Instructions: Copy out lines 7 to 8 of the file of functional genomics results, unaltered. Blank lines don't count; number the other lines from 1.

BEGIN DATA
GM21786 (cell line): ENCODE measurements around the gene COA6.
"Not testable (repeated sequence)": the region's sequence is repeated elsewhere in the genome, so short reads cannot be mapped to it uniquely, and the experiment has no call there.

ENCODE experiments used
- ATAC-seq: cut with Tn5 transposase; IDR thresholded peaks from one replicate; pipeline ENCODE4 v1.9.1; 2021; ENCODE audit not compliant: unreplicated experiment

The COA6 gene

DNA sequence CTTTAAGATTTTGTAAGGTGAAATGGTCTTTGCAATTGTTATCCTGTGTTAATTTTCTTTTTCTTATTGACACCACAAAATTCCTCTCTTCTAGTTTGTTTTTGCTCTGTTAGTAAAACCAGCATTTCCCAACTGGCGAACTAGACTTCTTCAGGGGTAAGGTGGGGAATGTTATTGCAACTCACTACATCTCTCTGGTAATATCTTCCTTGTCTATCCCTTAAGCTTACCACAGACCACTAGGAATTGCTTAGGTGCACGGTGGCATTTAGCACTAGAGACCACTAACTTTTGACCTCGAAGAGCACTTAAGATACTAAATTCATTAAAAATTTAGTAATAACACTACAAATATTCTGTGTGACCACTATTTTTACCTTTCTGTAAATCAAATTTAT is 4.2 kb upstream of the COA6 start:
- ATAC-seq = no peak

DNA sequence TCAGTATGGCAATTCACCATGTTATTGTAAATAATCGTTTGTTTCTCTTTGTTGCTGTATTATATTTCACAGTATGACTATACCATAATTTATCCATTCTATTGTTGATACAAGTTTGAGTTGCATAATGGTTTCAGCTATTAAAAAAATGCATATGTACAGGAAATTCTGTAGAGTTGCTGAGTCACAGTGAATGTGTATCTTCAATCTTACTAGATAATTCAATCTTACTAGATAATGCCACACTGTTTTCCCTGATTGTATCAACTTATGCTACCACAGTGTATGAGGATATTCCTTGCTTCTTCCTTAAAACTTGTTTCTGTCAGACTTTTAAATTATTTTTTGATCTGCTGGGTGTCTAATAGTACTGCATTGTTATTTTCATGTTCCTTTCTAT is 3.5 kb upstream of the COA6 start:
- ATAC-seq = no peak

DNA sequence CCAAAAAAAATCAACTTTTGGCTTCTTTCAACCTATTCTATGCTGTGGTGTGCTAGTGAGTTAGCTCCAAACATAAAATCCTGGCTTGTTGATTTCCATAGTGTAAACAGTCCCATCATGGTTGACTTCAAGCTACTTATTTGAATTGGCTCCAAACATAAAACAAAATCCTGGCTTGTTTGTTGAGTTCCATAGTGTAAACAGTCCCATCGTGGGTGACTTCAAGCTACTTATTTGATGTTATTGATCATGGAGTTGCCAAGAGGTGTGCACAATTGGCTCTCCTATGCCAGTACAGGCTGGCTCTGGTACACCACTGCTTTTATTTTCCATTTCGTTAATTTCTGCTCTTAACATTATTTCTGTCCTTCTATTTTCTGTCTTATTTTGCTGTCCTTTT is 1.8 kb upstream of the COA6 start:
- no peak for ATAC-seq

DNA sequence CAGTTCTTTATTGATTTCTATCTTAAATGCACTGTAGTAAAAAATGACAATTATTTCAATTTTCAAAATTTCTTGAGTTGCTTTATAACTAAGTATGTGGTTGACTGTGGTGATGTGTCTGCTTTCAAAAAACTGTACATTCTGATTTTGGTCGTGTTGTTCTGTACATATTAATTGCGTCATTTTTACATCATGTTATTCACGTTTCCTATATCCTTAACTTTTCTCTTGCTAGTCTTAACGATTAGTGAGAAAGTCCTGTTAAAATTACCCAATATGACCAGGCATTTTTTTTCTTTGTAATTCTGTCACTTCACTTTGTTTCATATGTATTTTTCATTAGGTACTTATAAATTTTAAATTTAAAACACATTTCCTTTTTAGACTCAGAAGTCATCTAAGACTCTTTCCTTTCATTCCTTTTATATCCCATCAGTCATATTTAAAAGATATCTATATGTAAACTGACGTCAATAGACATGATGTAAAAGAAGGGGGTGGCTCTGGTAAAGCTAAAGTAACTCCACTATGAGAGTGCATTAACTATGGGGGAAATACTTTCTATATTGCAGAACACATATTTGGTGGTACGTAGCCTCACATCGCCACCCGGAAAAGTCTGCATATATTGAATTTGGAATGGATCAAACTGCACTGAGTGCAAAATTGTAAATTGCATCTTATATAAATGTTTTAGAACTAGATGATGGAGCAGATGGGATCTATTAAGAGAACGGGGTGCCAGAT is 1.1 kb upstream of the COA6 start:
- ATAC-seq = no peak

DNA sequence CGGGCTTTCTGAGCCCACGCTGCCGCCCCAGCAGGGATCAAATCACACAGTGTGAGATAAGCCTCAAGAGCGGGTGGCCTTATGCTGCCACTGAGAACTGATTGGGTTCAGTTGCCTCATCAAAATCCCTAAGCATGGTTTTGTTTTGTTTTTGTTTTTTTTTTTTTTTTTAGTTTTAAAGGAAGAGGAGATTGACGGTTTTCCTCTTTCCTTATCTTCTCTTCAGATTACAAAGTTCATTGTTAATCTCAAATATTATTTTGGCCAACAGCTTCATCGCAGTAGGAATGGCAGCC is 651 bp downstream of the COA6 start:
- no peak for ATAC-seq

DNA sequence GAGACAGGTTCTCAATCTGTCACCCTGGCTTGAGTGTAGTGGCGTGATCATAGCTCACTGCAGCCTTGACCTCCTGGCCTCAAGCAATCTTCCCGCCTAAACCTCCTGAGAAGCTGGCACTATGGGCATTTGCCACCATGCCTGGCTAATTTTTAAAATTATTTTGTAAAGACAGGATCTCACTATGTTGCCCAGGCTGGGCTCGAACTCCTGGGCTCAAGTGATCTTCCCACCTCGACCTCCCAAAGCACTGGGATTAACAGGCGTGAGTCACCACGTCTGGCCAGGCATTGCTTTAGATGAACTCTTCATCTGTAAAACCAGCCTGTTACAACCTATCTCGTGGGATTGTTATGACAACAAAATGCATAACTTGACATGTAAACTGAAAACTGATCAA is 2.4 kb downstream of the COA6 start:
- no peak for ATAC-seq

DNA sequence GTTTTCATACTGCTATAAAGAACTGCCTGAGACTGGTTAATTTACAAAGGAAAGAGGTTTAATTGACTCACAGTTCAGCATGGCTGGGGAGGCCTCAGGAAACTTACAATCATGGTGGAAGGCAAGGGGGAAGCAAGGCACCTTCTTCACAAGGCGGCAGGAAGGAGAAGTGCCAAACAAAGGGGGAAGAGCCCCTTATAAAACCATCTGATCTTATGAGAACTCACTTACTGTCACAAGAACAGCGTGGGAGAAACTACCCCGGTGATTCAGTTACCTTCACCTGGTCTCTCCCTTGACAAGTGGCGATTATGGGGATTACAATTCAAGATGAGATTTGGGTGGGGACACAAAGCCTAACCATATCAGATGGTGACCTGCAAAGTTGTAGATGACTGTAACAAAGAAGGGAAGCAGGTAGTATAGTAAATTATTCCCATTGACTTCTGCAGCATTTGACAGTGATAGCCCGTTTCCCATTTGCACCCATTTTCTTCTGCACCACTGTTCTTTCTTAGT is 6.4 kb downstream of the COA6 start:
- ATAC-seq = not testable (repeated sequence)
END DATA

- ATAC-seq = no peak

DNA sequence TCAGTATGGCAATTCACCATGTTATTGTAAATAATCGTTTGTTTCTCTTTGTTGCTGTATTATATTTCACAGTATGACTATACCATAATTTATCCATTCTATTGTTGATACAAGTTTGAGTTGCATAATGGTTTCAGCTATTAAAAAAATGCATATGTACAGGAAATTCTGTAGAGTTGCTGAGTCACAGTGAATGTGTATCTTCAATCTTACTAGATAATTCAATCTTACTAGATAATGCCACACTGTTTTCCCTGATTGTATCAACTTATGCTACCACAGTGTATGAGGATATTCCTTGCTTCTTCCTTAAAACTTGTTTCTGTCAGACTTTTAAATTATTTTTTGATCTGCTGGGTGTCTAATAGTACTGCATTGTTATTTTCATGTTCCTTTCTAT is 3.5 kb upstream of the COA6 start: